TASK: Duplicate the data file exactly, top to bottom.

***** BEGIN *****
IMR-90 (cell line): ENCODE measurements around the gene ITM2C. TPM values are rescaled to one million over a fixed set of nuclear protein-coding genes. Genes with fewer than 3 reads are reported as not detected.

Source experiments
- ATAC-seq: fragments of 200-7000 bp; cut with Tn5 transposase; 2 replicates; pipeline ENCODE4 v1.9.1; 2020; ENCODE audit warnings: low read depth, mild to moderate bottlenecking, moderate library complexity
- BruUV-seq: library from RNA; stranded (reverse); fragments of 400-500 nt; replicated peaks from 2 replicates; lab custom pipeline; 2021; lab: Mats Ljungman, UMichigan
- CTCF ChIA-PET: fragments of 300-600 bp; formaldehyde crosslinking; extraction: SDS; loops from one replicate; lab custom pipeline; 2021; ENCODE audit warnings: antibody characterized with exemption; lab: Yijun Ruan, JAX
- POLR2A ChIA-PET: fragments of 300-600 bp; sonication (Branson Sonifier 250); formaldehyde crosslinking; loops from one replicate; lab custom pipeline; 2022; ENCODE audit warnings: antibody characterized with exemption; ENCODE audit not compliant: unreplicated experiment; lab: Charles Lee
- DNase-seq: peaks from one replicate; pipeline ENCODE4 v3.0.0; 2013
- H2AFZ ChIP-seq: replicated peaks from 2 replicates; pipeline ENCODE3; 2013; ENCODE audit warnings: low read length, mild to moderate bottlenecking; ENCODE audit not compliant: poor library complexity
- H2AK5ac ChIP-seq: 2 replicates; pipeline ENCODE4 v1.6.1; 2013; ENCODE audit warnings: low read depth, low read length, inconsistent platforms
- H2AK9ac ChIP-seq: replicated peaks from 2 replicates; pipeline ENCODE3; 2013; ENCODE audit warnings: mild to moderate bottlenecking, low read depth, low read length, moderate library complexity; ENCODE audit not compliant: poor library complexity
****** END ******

IMR-90 (cell line): ENCODE measurements around the gene ITM2C. TPM values are rescaled to one million over a fixed set of nuclear protein-coding genes. Genes with fewer than 3 reads are reported as not detected.

Source experiments
- ATAC-seq: fragments of 200-7000 bp; cut with Tn5 transposase; 2 replicates; pipeline ENCODE4 v1.9.1; 2020; ENCODE audit warnings: low read depth, mild to moderate bottlenecking, moderate library complexity
- BruUV-seq: library from RNA; stranded (reverse); fragments of 400-500 nt; replicated peaks from 2 replicates; lab custom pipeline; 2021; lab: Mats Ljungman, UMichigan
- CTCF ChIA-PET: fragments of 300-600 bp; formaldehyde crosslinking; extraction: SDS; loops from one replicate; lab custom pipeline; 2021; ENCODE audit warnings: antibody characterized with exemption; lab: Yijun Ruan, JAX
- POLR2A ChIA-PET: fragments of 300-600 bp; sonication (Branson Sonifier 250); formaldehyde crosslinking; loops from one replicate; lab custom pipeline; 2022; ENCODE audit warnings: antibody characterized with exemption; ENCODE audit not compliant: unreplicated experiment; lab: Charles Lee
- DNase-seq: peaks from one replicate; pipeline ENCODE4 v3.0.0; 2013
- H2AFZ ChIP-seq: replicated peaks from 2 replicates; pipeline ENCODE3; 2013; ENCODE audit warnings: low read length, mild to moderate bottlenecking; ENCODE audit not compliant: poor library complexity
- H2AK5ac ChIP-seq: 2 replicates; pipeline ENCODE4 v1.6.1; 2013; ENCODE audit warnings: low read depth, low read length, inconsistent platforms
- H2AK9ac ChIP-seq: replicated peaks from 2 replicates; pipeline ENCODE3; 2013; ENCODE audit warnings: mild to moderate bottlenecking, low read depth, low read length, moderate library complexity; ENCODE audit not compliant: poor library complexity